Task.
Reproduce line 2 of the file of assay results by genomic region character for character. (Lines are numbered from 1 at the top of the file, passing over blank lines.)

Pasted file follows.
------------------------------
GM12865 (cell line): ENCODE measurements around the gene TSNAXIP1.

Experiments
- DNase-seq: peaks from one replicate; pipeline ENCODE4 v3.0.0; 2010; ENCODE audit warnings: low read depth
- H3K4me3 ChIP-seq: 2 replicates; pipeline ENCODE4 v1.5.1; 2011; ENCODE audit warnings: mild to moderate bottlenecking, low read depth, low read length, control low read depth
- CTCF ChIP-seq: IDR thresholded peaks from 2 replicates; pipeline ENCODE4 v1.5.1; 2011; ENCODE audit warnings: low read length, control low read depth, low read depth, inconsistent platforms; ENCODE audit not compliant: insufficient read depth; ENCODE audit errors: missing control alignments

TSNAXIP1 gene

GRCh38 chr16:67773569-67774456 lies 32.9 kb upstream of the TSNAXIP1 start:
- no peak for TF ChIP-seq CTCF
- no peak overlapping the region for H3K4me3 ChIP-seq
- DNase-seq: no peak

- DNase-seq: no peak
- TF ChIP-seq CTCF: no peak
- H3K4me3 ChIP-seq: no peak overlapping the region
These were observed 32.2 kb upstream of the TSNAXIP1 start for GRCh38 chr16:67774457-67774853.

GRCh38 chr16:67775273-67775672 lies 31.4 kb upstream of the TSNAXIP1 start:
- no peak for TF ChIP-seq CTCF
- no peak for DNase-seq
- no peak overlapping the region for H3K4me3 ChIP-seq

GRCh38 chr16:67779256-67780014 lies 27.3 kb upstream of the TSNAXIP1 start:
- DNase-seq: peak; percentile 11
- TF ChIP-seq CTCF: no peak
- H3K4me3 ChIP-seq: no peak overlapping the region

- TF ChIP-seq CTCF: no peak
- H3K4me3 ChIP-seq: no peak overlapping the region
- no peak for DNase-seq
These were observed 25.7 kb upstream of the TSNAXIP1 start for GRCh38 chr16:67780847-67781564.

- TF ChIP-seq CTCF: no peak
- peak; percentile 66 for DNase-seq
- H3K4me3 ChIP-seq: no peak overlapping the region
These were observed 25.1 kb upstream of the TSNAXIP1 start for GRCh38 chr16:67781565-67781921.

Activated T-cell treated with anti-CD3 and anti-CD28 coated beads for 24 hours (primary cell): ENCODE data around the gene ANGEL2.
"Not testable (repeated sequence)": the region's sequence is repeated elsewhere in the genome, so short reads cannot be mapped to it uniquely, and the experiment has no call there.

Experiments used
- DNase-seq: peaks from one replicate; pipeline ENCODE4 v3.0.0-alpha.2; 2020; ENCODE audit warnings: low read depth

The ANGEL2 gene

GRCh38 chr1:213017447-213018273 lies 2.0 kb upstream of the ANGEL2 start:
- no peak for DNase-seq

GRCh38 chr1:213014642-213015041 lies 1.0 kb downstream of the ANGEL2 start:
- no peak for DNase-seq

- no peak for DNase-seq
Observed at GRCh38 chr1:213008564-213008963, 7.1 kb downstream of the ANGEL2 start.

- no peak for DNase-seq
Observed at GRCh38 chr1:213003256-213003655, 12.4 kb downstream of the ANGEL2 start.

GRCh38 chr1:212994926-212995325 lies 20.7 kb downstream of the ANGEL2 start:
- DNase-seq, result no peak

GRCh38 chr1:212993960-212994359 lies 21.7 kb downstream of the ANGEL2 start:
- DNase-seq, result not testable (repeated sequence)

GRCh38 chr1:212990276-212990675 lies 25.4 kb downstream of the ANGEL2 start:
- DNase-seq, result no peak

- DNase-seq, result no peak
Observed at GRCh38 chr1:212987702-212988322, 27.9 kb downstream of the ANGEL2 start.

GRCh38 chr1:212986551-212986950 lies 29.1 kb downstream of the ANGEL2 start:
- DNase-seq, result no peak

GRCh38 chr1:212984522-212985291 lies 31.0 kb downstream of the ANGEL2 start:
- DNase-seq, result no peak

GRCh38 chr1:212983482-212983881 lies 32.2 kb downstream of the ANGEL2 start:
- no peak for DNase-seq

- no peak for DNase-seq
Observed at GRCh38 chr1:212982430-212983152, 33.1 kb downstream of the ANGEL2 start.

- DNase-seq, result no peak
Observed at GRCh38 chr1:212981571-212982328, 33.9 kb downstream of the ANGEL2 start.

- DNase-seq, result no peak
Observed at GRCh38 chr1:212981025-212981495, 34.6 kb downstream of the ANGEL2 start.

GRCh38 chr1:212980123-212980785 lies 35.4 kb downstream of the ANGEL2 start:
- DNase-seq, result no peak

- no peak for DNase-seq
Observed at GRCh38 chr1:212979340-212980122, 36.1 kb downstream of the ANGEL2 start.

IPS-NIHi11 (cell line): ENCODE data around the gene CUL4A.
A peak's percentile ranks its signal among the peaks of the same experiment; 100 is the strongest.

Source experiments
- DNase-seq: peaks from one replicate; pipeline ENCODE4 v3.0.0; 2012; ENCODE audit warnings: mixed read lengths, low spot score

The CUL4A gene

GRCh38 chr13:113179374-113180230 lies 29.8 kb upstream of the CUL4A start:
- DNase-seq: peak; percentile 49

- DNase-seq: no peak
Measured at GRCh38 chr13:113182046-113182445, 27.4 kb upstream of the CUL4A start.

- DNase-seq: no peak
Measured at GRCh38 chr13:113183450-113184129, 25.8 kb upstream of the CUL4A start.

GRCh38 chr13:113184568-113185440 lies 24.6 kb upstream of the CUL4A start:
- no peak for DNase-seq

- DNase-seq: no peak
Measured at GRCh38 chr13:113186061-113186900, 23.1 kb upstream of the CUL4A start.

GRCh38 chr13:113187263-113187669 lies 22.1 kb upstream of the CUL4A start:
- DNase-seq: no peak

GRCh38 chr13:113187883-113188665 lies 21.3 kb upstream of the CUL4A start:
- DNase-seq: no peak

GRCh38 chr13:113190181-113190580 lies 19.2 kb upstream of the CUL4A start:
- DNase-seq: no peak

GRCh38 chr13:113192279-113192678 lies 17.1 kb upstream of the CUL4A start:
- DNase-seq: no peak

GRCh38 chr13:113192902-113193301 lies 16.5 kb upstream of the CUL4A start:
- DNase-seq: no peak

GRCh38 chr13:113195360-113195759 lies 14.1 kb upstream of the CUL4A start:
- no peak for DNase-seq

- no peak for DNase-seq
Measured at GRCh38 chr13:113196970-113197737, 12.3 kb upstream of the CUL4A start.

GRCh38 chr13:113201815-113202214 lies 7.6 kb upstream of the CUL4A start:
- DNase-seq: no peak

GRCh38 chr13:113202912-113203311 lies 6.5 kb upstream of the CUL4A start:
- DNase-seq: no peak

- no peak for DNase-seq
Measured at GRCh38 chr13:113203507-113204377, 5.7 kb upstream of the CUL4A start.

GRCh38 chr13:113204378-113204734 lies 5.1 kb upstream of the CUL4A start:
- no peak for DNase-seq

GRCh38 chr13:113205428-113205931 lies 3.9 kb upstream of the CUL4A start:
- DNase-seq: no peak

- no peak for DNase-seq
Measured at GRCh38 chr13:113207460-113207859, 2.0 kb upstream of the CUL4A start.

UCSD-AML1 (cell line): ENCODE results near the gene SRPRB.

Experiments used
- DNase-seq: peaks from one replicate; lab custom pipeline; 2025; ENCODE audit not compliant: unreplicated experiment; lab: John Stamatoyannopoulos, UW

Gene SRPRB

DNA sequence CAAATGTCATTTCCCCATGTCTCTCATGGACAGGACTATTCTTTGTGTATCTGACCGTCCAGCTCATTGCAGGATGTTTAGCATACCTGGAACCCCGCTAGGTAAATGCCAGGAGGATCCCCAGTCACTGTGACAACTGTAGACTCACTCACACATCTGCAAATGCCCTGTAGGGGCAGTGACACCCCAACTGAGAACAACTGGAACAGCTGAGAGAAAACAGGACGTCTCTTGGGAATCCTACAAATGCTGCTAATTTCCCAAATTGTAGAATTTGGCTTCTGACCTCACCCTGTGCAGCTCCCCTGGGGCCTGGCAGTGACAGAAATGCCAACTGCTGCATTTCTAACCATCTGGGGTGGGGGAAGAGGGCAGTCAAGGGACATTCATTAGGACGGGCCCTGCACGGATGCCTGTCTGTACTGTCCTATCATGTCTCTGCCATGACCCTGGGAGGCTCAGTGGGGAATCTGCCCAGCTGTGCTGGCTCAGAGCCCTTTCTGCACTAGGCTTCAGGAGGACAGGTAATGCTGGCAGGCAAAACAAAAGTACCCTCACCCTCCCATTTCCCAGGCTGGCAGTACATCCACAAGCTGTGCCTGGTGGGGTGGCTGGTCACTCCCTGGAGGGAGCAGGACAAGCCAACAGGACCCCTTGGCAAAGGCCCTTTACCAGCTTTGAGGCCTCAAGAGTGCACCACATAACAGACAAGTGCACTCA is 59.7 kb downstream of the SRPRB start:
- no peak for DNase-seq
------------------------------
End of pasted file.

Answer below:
Experiments